The second class of prescription medications is CNS depressants, used in the treatment of anxiety and sleep disorders because they slow normal brain function. These include barbiturates, such as mephobarbital (Mebaral) and pentobarbital sodium (Nembutal), which are used to treat anxiety, tension, and sleep disorders. Other CNS depressants include benzodiazepines, such as diazepam (Valium), chlordiazepoxide HCl (Librium), and alprazolam (Xanax), which are often prescribed to treat anxiety, acute stress reactions, and panic attacks.
Stimulants or Prescription Amphetamines
The third class of prescription medications often abused is stimulants, prescribed to treat such issues as the sleep disorder narcolepsy and attention-deficit hyperactivity disorder (ADHD). As the name suggests, stimulants enhance brain activity. They cause an increase in alertness, attention, and energy, accompanied by elevated blood pressure and increased heart rate and respiration. Stimulants were used historically to treat asthma and other respiratory problems, obesity, neurological disorders, and a variety of other ailments. However, as their potential for abuse and addiction became apparent, the medical use of stimulants began to wane.
Prolonged use of prescription medications eventually changes the brain in fundamental and long-lasting ways, explaining why people cannot just quit on their own and why treatment at a rehab center in one of our programs is essential.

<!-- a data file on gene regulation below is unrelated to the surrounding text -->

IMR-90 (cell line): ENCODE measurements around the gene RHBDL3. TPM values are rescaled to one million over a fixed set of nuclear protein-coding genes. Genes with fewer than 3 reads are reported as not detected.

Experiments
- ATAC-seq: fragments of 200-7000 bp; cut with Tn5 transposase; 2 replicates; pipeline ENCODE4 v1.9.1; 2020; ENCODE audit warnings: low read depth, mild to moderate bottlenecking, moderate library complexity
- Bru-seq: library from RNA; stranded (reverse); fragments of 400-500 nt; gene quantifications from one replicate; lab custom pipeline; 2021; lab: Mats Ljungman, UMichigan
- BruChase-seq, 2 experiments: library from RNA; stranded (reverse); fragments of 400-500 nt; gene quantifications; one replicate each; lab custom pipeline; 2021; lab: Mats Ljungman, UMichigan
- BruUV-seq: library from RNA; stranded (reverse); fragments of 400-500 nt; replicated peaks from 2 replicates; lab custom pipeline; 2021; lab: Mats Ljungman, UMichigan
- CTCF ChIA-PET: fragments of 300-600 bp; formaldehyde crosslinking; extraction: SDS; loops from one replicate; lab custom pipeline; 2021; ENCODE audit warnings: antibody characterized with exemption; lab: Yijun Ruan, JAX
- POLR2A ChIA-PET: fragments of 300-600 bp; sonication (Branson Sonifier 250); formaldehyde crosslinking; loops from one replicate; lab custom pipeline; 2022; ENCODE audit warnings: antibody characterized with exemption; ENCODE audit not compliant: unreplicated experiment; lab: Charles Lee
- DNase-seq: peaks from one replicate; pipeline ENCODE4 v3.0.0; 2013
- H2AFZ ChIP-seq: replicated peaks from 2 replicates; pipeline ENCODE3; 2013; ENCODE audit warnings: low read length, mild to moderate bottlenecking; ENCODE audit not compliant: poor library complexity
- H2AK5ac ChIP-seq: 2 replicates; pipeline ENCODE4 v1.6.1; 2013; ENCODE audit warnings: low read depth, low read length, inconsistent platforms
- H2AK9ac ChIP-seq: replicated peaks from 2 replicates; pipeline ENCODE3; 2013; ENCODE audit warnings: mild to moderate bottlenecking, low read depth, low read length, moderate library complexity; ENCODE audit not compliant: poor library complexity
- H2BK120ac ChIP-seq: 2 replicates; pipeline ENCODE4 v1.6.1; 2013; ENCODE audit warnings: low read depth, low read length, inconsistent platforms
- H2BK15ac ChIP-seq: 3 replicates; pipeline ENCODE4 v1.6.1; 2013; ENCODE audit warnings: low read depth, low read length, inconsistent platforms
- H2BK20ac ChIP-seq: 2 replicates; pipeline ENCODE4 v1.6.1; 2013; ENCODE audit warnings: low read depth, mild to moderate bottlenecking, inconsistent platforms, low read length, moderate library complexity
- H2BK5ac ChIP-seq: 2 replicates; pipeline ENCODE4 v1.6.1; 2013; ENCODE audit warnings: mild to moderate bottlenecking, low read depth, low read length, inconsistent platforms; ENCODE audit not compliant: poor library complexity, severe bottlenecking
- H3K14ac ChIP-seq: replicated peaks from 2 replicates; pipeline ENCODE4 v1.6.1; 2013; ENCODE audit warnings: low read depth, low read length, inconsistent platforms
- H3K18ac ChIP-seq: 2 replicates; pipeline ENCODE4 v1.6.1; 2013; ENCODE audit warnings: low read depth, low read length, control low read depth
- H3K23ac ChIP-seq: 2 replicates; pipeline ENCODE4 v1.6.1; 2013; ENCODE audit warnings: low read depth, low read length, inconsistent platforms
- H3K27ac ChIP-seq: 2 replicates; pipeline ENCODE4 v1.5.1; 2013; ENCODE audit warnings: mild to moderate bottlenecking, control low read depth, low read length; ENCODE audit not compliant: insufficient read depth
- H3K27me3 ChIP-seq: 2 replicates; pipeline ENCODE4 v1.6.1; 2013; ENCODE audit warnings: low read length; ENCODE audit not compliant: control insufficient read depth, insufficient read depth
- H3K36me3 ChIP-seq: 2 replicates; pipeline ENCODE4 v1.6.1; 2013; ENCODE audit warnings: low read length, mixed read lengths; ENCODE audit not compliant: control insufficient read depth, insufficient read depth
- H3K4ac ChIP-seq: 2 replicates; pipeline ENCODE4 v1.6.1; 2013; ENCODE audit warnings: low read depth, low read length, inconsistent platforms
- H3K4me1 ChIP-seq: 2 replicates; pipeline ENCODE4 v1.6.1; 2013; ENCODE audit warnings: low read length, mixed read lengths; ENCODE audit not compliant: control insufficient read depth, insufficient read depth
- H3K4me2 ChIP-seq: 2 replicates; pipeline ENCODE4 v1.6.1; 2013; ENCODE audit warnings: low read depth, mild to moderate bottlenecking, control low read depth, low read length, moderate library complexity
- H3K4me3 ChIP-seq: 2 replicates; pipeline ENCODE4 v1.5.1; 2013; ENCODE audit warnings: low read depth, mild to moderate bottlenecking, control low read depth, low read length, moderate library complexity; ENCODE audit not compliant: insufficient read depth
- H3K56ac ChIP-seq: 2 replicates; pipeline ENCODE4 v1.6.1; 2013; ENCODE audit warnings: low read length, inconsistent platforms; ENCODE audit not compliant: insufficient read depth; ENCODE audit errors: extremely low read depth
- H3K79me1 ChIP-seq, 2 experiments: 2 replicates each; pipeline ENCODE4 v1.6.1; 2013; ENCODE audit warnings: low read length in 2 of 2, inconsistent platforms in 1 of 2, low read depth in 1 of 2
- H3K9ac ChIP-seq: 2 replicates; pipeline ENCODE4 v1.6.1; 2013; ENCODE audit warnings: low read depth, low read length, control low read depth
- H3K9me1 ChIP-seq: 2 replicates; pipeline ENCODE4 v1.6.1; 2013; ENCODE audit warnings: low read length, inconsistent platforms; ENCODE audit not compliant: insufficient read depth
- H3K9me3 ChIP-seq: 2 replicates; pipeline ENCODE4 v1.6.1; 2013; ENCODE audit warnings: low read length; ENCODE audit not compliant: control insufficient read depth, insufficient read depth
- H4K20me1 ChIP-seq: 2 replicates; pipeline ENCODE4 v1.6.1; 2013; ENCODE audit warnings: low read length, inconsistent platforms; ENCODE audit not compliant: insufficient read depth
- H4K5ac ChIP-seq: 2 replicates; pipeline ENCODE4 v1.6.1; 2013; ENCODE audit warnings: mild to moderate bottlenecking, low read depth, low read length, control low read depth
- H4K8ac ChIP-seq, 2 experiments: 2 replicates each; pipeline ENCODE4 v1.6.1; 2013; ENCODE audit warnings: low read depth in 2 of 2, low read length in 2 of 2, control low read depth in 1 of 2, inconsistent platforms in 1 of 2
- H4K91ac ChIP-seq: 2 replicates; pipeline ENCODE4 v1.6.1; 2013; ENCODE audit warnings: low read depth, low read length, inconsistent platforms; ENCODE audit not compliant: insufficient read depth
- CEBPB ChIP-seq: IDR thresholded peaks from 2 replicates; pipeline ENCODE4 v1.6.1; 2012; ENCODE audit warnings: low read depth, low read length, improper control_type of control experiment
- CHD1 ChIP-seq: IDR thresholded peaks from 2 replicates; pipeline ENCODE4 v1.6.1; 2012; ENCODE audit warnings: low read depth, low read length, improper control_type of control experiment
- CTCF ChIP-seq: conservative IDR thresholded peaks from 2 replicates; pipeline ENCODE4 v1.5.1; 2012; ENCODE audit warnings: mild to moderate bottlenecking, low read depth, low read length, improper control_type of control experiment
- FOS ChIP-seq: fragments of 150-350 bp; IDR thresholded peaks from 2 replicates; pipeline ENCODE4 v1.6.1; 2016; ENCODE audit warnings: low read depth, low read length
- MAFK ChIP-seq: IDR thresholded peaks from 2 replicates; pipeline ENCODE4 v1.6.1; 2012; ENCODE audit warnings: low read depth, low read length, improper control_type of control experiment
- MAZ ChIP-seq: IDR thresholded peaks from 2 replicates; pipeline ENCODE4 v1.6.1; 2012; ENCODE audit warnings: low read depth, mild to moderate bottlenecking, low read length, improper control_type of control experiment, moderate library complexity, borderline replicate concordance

Statistics about Prescription Drug Addiction
Here are some things you should know about prescription drug addiction:
- The most commonly abused prescription drugs are opioids (for pain), depressants (for sleep and anxiety disorders) and stimulants (for Attention Deficit Hyperactivity Disorder).
- About 50 percent of people have used a prescription drug in the past month, according to the Centers for Disease Control and Prevention (CDC).
- The number of overdose deaths from opioid painkillers such as morphine and codeine more than tripled between 1999 and 2006, according to the CDC.
- About 20 percent of people have used prescription drugs for non-medical reasons.
Treatment for Prescription Drug Addiction
Fortunately, an addiction to prescription drugs in treatable. A residential treatment center for drug addiction can help you to end your addiction to prescription drugs and learn to manage without them. Residential treatment centers often offer treatment modalities that can help you to treat the symptoms for which you were taking prescription medication. For example, if you were taking medication for chronic pain, you will work with pain specialists on ways to better manage the symptoms of your pain without relying on drugs.
If you are suffering from a mood or anxiety disorder in addition to your prescription drug addiction, a residential treatment center can also help you to recover from those. Effective treatment involves addressing your main addiction and any co-occurring disorders for a more complete recovery.